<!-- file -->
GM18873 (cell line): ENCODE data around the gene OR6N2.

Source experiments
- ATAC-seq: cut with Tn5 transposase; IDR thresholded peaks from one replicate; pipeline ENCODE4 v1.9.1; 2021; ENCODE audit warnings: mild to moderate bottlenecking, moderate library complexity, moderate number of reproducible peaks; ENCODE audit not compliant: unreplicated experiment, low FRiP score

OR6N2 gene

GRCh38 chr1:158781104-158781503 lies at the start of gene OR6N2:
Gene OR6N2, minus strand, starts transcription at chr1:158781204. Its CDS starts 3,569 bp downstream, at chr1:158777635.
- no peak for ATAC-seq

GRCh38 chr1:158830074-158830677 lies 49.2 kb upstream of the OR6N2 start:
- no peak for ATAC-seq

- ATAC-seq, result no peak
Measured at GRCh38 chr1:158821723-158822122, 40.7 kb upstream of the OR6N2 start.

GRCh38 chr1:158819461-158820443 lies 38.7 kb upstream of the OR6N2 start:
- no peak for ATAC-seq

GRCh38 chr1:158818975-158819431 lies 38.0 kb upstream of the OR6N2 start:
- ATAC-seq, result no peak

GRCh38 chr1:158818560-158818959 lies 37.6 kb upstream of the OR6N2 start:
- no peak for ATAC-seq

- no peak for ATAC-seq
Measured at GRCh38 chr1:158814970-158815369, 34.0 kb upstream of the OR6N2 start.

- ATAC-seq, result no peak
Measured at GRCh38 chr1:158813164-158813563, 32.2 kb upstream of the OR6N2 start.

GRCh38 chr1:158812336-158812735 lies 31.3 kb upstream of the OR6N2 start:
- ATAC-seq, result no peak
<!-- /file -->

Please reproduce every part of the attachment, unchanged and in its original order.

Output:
GM18873 (cell line): ENCODE data around the gene OR6N2.

Source experiments
- ATAC-seq: cut with Tn5 transposase; IDR thresholded peaks from one replicate; pipeline ENCODE4 v1.9.1; 2021; ENCODE audit warnings: mild to moderate bottlenecking, moderate library complexity, moderate number of reproducible peaks; ENCODE audit not compliant: unreplicated experiment, low FRiP score

OR6N2 gene

GRCh38 chr1:158781104-158781503 lies at the start of gene OR6N2:
Gene OR6N2, minus strand, starts transcription at chr1:158781204. Its CDS starts 3,569 bp downstream, at chr1:158777635.
- no peak for ATAC-seq

GRCh38 chr1:158830074-158830677 lies 49.2 kb upstream of the OR6N2 start:
- no peak for ATAC-seq

- ATAC-seq, result no peak
Measured at GRCh38 chr1:158821723-158822122, 40.7 kb upstream of the OR6N2 start.

GRCh38 chr1:158819461-158820443 lies 38.7 kb upstream of the OR6N2 start:
- no peak for ATAC-seq

GRCh38 chr1:158818975-158819431 lies 38.0 kb upstream of the OR6N2 start:
- ATAC-seq, result no peak

GRCh38 chr1:158818560-158818959 lies 37.6 kb upstream of the OR6N2 start:
- no peak for ATAC-seq

- no peak for ATAC-seq
Measured at GRCh38 chr1:158814970-158815369, 34.0 kb upstream of the OR6N2 start.

- ATAC-seq, result no peak
Measured at GRCh38 chr1:158813164-158813563, 32.2 kb upstream of the OR6N2 start.

GRCh38 chr1:158812336-158812735 lies 31.3 kb upstream of the OR6N2 start:
- ATAC-seq, result no peak